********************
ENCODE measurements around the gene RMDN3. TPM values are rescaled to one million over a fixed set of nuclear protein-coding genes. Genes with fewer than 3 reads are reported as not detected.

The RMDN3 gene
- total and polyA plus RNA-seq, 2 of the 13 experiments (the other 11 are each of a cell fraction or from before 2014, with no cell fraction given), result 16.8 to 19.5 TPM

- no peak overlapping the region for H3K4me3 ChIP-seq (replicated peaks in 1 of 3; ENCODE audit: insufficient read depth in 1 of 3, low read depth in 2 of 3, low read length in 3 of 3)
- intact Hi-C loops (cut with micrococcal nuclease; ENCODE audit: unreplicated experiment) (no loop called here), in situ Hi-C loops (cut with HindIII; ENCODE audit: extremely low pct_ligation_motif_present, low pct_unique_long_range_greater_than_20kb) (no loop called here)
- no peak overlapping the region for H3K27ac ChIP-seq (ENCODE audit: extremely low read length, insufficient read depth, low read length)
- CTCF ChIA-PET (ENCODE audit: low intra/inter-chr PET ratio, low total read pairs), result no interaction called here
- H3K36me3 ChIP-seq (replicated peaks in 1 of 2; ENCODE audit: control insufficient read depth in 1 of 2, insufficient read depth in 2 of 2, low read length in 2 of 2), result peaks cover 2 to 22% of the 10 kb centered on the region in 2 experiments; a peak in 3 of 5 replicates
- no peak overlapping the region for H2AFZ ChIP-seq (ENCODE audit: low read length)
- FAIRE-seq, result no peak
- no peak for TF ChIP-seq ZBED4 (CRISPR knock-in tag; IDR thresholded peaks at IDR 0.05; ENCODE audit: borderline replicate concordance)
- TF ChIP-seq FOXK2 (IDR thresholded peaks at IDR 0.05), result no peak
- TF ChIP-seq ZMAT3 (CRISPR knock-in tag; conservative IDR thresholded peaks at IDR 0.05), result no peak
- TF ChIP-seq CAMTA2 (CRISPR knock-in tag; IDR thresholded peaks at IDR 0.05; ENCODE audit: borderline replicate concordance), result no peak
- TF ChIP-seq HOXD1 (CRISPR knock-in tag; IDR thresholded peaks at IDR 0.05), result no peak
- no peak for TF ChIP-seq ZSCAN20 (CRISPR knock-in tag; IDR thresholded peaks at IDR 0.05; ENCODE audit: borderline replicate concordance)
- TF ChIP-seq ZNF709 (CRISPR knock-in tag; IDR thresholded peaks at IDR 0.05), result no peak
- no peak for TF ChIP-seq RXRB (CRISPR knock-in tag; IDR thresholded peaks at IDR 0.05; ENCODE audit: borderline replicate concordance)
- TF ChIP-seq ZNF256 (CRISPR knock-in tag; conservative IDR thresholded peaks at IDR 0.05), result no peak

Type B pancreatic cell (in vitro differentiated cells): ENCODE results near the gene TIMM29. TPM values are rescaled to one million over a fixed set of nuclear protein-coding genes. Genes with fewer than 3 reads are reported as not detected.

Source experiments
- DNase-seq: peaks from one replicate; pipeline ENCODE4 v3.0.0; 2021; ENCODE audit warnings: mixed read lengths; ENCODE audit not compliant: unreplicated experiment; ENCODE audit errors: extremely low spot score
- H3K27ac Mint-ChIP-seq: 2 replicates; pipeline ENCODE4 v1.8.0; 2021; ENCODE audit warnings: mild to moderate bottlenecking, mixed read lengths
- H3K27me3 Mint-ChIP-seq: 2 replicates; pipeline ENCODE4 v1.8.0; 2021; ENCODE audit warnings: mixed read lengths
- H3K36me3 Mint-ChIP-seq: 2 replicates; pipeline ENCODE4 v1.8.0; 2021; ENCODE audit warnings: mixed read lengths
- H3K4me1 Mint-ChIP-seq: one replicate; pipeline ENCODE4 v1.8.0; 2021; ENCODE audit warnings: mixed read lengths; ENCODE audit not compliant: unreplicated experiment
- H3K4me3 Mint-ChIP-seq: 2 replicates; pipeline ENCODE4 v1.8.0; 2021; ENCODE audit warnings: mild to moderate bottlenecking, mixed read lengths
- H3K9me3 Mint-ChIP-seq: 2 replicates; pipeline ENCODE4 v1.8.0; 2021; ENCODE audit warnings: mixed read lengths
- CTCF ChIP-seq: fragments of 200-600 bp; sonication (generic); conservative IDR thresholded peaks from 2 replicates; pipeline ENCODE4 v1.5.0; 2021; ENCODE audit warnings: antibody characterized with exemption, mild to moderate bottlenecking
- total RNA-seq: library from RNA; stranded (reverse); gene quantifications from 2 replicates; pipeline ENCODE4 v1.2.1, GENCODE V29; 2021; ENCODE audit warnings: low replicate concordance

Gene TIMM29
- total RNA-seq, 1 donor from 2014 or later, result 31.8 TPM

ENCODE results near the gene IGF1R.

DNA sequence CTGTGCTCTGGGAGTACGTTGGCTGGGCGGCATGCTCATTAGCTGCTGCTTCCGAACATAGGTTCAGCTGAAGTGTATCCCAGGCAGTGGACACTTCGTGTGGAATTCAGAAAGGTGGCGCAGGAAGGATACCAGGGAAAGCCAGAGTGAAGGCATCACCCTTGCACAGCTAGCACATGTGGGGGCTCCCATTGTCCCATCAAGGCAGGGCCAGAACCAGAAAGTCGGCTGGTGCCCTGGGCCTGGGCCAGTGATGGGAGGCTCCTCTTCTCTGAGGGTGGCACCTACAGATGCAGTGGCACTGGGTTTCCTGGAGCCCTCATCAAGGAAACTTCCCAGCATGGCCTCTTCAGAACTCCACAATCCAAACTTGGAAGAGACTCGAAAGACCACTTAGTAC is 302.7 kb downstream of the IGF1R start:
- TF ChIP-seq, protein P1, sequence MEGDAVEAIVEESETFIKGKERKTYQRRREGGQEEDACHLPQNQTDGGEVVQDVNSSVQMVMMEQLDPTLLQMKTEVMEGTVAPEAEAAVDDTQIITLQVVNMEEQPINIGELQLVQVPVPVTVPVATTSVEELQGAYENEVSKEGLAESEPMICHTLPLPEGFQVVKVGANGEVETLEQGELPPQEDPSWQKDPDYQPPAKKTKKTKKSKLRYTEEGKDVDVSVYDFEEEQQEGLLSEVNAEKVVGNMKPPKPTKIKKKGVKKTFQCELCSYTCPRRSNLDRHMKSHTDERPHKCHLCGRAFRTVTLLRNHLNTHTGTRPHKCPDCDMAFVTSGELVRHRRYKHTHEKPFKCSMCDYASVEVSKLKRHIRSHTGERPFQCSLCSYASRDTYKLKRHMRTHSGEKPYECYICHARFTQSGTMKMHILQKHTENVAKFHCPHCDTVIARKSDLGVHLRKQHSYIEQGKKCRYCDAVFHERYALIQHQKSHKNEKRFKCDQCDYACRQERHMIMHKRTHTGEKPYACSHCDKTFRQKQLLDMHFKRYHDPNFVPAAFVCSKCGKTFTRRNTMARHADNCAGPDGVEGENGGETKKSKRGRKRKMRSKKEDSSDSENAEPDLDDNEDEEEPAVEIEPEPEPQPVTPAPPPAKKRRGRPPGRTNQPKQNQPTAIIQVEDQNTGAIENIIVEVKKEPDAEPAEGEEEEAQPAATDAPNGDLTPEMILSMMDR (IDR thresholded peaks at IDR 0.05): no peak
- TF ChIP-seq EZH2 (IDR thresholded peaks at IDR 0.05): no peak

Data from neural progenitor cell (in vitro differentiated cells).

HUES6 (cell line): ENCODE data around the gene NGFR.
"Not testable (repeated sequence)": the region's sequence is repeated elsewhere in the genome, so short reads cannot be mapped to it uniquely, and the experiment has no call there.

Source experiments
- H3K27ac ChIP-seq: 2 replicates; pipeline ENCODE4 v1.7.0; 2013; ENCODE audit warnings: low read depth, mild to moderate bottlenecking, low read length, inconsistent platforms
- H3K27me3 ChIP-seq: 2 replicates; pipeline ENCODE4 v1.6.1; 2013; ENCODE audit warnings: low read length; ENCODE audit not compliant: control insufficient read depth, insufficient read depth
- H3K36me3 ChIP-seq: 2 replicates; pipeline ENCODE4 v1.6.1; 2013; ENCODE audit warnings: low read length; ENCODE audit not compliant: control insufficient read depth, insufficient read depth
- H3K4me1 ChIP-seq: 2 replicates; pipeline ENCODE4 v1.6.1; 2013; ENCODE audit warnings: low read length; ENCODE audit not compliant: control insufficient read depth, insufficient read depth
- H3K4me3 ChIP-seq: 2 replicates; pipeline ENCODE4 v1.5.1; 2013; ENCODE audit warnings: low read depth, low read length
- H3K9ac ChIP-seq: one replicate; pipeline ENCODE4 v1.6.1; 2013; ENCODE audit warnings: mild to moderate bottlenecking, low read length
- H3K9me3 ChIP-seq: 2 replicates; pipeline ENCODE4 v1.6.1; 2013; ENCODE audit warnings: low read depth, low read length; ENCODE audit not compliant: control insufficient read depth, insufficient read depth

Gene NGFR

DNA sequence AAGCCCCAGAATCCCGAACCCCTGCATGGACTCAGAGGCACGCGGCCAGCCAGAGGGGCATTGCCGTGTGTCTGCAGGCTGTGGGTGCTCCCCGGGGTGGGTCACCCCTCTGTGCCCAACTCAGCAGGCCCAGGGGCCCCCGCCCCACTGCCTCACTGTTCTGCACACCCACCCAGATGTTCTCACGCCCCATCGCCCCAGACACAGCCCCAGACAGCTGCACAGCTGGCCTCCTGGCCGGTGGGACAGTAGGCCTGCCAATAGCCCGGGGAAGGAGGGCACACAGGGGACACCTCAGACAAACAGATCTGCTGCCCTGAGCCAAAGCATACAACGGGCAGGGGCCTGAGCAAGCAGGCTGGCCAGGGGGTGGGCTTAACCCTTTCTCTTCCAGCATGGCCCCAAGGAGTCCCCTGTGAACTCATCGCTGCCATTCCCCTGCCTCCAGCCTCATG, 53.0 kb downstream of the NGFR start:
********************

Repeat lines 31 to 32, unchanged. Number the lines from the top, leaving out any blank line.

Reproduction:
Gene TIMM29
- total RNA-seq, 1 donor from 2014 or later, result 31.8 TPM